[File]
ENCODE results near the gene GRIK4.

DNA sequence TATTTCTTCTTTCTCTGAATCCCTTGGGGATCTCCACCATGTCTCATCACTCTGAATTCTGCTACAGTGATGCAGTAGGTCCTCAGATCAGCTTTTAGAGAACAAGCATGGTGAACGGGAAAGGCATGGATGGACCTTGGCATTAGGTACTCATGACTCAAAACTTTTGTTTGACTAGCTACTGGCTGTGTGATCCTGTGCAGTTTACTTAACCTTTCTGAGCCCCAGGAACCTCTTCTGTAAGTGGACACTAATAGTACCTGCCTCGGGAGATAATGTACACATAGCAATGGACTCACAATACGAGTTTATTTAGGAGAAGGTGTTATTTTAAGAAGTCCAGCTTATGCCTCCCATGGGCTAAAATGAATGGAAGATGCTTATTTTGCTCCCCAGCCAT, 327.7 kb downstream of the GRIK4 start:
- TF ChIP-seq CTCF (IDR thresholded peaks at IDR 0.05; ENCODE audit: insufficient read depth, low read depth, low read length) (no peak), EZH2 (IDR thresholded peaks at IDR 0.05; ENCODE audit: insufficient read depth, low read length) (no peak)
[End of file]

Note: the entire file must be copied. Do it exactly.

ENCODE results near the gene GRIK4.

DNA sequence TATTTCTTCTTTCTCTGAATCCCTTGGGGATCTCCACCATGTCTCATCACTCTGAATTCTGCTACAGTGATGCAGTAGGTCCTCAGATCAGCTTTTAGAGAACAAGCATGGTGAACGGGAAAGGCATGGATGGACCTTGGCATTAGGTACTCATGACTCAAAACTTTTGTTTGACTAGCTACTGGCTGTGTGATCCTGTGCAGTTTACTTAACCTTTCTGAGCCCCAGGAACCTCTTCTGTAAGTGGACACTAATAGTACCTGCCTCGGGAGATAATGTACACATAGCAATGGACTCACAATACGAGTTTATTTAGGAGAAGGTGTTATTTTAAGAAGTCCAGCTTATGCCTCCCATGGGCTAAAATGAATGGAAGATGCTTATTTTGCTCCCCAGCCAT, 327.7 kb downstream of the GRIK4 start:
- TF ChIP-seq CTCF (IDR thresholded peaks at IDR 0.05; ENCODE audit: insufficient read depth, low read depth, low read length) (no peak), EZH2 (IDR thresholded peaks at IDR 0.05; ENCODE audit: insufficient read depth, low read length) (no peak)